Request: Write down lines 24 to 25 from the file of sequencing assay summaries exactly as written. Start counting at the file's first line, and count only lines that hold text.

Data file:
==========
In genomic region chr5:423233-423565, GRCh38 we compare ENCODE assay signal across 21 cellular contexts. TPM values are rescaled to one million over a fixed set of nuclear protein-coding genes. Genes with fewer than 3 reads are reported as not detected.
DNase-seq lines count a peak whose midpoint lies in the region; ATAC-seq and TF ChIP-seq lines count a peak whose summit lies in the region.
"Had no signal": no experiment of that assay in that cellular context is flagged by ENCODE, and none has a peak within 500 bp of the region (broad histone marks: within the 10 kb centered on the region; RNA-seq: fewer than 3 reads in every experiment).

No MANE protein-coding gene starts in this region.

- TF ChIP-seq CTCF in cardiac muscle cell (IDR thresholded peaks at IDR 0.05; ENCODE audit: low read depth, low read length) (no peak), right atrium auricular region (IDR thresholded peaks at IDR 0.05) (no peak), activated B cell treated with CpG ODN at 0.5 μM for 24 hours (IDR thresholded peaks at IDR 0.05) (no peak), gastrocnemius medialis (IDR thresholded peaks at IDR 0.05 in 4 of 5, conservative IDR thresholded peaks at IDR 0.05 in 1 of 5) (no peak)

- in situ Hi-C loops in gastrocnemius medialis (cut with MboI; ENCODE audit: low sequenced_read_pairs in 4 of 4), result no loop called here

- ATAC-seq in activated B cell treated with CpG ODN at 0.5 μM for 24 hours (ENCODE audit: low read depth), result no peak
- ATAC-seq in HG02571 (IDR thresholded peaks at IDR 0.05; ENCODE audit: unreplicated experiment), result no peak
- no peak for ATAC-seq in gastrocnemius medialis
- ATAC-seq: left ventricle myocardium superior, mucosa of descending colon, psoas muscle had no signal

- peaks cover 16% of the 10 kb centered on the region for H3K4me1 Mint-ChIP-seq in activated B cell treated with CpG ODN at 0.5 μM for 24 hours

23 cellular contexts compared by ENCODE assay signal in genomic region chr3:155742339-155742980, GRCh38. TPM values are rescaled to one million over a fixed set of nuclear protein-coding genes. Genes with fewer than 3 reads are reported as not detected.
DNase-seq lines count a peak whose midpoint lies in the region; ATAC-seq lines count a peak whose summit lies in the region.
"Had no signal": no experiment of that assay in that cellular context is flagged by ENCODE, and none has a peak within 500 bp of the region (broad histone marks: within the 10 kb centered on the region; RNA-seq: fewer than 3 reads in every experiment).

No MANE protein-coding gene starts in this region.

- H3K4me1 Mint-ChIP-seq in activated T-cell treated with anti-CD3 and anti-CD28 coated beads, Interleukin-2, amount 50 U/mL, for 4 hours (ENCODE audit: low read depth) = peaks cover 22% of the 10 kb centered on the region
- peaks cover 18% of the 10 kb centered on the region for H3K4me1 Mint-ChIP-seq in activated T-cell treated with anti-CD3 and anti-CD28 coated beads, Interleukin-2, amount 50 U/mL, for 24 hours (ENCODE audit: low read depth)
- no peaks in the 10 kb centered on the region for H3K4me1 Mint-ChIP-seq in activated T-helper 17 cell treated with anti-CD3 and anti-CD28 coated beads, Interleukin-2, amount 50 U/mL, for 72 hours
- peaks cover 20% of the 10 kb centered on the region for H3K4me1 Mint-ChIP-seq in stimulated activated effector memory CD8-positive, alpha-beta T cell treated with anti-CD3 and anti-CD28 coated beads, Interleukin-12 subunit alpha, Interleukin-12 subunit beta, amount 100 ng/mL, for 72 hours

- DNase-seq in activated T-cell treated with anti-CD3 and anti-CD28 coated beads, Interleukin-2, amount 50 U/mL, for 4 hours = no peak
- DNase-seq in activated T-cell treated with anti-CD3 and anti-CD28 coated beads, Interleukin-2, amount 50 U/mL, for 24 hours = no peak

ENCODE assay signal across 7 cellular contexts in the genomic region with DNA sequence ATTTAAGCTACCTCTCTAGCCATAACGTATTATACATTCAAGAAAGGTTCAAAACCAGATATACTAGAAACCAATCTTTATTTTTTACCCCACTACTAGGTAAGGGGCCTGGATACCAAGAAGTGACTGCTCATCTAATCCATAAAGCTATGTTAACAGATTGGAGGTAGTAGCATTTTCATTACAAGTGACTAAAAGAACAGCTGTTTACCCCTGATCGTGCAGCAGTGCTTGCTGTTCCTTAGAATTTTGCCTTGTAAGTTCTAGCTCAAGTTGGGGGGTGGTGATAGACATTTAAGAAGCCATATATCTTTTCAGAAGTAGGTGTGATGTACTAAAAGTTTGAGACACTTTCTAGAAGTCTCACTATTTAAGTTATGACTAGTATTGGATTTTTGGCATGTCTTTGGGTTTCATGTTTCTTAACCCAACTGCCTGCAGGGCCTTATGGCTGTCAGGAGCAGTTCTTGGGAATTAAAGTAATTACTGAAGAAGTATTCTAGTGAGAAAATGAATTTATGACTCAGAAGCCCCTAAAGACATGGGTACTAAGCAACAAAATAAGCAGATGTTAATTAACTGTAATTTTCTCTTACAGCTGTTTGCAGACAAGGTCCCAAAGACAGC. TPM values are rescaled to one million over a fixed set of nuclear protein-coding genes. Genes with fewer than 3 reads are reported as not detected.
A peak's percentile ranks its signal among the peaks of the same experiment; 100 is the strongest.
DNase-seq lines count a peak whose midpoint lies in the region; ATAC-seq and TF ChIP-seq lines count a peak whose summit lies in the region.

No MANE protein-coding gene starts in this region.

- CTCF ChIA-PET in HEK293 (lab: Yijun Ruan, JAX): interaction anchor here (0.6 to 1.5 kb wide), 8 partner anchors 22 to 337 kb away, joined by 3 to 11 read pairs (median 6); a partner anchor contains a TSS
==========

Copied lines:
DNase-seq lines count a peak whose midpoint lies in the region; ATAC-seq and TF ChIP-seq lines count a peak whose summit lies in the region.

No MANE protein-coding gene starts in this region.